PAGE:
Friday, December 5, 2014

New parliament, old ways in Ukraine | Business New Europe

It should have been a great day in Ukraine's effort to transform itself into a modern liberal democracy in the EU mould. The freshly elected Ukrainian parliament held its first session on November 27, completing the process of political transition from the kleptocratic autocracy of Viktor Yanukovych to a transparent and democratically elected parliament filled with deputies chosen by the people. The session kicked off with a minute’s silence for those who died in the protests that ousted Yanukovych, followed by a rousing rendition of the national anthem and cries of "Glory to Ukraine! Glory to the heroes!" – the slogans of the Euromaidan protests.

The trouble is that the transformation seems to be incomplete. The opening session was marred by a crowd of demonstrators in Kyiv's Independence Square, or Maidan, that reassembled for the day to protest against the 64 deputies taking their places in the chamber that were also part of the corrupt Yanukovych administration.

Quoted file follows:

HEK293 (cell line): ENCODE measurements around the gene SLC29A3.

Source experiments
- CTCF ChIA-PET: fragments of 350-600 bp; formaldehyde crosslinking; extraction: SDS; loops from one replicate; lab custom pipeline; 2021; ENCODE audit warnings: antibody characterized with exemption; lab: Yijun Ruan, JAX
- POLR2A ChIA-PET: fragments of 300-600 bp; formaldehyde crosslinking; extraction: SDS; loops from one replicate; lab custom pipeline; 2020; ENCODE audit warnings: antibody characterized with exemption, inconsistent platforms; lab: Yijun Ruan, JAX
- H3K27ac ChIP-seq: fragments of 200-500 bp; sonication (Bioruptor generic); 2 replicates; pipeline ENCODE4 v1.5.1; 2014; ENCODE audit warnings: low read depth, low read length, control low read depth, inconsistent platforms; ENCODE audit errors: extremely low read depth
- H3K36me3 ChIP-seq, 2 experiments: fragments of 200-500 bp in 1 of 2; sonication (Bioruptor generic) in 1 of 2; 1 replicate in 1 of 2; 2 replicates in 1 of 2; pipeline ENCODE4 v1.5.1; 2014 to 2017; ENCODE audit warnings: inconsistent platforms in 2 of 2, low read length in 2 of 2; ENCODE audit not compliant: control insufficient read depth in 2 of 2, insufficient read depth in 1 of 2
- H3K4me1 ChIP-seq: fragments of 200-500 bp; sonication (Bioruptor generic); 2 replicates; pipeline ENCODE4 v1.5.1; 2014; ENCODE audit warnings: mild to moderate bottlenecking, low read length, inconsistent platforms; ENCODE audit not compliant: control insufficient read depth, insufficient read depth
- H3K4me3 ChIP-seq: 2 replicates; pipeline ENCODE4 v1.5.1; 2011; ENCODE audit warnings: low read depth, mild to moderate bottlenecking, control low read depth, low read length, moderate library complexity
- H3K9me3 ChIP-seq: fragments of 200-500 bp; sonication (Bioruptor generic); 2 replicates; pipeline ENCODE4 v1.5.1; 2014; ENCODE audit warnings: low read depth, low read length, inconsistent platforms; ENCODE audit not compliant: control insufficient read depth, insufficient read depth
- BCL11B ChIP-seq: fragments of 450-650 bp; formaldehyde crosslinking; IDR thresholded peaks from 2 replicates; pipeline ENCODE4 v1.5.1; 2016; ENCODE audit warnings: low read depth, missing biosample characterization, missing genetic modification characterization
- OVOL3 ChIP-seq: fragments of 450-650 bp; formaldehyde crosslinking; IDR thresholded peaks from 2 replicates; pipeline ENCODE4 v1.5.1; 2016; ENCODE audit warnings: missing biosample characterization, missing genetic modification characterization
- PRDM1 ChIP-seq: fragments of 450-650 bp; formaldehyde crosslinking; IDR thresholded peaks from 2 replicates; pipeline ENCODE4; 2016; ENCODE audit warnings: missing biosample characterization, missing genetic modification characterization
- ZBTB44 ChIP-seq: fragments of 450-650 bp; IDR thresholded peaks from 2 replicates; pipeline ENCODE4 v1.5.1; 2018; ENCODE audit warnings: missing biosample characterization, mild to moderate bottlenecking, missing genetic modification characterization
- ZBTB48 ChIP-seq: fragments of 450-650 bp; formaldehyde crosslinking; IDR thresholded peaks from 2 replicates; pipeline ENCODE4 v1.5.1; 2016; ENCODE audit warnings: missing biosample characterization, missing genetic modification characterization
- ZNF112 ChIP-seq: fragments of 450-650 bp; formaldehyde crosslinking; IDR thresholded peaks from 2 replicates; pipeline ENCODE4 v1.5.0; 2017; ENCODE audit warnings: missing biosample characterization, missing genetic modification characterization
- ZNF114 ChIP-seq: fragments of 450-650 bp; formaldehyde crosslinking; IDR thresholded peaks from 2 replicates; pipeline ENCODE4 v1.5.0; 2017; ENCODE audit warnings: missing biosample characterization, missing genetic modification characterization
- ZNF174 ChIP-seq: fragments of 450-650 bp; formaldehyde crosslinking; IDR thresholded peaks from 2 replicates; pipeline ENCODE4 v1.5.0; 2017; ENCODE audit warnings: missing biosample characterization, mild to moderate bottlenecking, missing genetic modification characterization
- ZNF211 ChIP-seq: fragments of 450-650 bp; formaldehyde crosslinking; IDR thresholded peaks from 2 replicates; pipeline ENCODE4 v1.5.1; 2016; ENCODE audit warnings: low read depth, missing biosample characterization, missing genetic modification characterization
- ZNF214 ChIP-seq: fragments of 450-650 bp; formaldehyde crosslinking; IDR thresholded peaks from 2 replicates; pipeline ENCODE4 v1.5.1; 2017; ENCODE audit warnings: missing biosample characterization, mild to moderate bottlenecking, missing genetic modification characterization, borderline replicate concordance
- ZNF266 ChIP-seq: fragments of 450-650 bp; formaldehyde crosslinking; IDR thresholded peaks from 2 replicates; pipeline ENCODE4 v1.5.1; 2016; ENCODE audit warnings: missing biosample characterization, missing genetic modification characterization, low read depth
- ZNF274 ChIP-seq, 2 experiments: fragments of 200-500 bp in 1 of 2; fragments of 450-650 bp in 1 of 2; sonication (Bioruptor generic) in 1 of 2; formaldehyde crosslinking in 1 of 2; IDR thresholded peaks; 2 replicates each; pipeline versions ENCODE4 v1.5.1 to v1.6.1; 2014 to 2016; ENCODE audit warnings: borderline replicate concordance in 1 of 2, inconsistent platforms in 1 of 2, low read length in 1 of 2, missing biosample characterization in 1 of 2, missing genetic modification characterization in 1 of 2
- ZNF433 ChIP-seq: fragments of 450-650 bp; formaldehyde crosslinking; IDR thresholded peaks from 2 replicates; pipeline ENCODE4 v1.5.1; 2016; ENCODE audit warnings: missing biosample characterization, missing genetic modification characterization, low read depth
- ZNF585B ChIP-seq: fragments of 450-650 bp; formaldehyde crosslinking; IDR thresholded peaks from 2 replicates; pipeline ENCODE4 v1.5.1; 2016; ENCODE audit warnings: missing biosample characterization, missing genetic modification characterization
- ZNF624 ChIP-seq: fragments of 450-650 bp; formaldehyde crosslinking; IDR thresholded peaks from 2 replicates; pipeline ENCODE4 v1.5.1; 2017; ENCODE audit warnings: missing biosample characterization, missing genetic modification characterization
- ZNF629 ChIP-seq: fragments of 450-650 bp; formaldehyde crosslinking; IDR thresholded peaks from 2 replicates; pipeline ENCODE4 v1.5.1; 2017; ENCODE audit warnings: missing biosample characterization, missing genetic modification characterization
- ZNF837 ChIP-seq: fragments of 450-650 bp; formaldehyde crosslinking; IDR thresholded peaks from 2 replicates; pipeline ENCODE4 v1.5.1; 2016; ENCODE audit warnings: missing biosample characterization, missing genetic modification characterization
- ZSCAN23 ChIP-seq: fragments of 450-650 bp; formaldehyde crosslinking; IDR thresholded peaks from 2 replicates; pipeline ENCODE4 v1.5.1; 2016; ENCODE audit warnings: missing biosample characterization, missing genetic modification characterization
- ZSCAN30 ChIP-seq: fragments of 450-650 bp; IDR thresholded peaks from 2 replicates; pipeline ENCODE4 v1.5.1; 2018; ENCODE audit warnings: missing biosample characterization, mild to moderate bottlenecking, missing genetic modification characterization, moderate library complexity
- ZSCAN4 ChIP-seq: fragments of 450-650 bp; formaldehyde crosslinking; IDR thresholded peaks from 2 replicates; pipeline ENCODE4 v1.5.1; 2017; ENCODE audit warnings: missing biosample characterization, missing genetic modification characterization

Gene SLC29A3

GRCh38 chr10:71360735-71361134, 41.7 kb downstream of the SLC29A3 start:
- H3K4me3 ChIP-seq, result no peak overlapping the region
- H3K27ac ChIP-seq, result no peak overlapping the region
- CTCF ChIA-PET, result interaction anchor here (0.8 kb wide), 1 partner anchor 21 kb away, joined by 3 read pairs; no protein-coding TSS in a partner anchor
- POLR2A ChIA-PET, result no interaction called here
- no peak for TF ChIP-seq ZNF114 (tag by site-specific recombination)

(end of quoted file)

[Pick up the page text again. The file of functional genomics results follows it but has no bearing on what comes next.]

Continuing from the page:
Ukraine passed a lustration law that legally precludes anyone that served in the Yanukovych government from holding public office – and then promptly ignored it in several dozen cases, as the normal business of political horse trading and compromising principles took over as soon as the new leadership felt their power was secure.

“[The 64 deputies] voted for dictatorship laws on January 16,” one of the protesters told TASS, referring to a set of repressive laws introduced by Yankovych's proxy Party of Regions in January that restricted freedom of speech and the right to assemble that were drawn up as a pretext to forcefully clear the Maidan of its thousands of pro-EU protestors. If anything, the dictatorship laws, as they are known now, only inflamed the conflict and stiffened the resolve of the protestors to see their campaign through. The protestors have set up a “wall of shame” next to the Rada for anyone to leave messages to these deputies.

And this was no token protest. The new government felt sufficiently concerned that it ordered in nine armoured trucks and had 20 buses of police standing by – just in case, reported TASS.

So what is the problem? The West hailed the May election of Ukrainian President Petro Poroshenko and subsequent parliamentary elections on October 26 as the end of the country's transformation process. But for Ukrainians these two elections represented just the beginning.

Complete story at - New parliament, old ways in Ukraine | Business New Europe

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